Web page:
report from the Institute on Taxation and Economic Policy (ITEP), Amazon (AMZN) will pay nothing in federal income taxes for the second year in a row.’ data-reactid=”16″>According to a report from the Institute on Taxation and Economic Policy (ITEP), Amazon (AMZN) will pay nothing in federal income taxes for the second year in a row.
Thanks to the new Tax Cuts and Jobs Act (TCJA), Amazon’s federal tax responsibility is 21% (down from 35% in previous years). But with the help of tax breaks, according to corporate filings, Amazon won’t be paying a dime to Uncle Sam despite posting more than $11.2 billion in profits in 2018.
How is that possible?
“It’s hard to know exactly what they’re doing,” said Steve Wamhoff, ITEP’s Director of Federal Tax Policy. “In their public documents they don’t lay out their tax strategy. So it’s unclear exactly which breaks [the company is taking advantage of]. They vaguely say tax credits. One could think of many different ways a corporation could do this, like the depreciation breaks which were expanded under TCJA.”
‘It’s hard to tell’
“Amazon pays all the taxes we are required to pay in the U.S. and every country where we operate, including paying $2.6 billion in corporate tax and reporting $3.4 billion in tax expense over the last three years,” an Amazon spokesperson said in a statement.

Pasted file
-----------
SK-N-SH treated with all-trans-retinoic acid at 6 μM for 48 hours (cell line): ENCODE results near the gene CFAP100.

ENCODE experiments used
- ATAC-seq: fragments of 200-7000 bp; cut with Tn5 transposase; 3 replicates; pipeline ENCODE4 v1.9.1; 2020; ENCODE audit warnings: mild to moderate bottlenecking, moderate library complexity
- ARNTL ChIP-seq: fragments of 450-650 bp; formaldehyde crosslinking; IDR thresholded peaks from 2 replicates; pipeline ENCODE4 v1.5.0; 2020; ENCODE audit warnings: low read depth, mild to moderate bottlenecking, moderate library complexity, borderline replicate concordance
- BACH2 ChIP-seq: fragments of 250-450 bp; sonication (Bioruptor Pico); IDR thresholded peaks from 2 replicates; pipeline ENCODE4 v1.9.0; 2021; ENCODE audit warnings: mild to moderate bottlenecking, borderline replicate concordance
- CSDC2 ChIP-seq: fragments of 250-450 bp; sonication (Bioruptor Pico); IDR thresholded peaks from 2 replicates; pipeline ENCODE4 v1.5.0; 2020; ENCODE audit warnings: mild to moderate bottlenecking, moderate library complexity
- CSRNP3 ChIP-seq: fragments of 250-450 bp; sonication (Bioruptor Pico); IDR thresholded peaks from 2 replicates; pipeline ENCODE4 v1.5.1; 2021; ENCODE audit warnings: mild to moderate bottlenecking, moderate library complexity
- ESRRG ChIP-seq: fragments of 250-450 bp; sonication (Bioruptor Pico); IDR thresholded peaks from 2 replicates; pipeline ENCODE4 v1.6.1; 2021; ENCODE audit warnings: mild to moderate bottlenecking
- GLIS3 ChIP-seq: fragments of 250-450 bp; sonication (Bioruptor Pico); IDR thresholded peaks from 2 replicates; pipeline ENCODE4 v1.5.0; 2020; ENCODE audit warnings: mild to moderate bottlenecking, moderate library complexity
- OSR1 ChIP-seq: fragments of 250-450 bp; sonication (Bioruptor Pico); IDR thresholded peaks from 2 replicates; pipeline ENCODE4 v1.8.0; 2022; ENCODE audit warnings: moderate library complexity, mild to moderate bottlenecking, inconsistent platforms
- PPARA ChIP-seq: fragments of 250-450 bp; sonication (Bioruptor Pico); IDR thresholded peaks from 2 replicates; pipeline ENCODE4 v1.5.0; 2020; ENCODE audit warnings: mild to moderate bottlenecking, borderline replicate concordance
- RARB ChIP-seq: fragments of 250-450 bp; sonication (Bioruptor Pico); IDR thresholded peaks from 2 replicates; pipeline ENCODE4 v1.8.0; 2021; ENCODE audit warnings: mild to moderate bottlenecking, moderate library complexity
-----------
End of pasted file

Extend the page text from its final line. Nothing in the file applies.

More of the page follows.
According to Wamhoff, the company’s apparently nonexistent tax bill highlights that there have always been issues with corporate tax liability.
“The thing we would need to know is would they have had positive corporate income tax liability were it not for TCJA?” Wamhoff asked. “Maybe. It’s hard to tell.”
national debt has ballooned up and over $22 trillion.’ data-reactid=”68″>Declining tax revenue has only widened deficits, as national debt has ballooned up and over $22 trillion.
Amazon not alone
TCJA had been criticized in large part due to the benefits it provided the wealthiest Americans and big corporations. Wamhoff says it’s ironic that the corporate tax rate was slashed to 21% (from its previous 35%) because the effective corporate tax rate under previous tax law was 21%, after accounting for tax breaks and loopholes.
Therefore, Wamhoff says, we’ll likely see the effective tax rate fall even lower.
throughout the years, he says.’ data-reactid=”97″>And historically Wamhoff says, this story is nothing new. Several corporations have avoided paying federal income tax throughout the years, he says.
“These companies have been consistently profitable,” he explained. “And they should really be paying taxes.”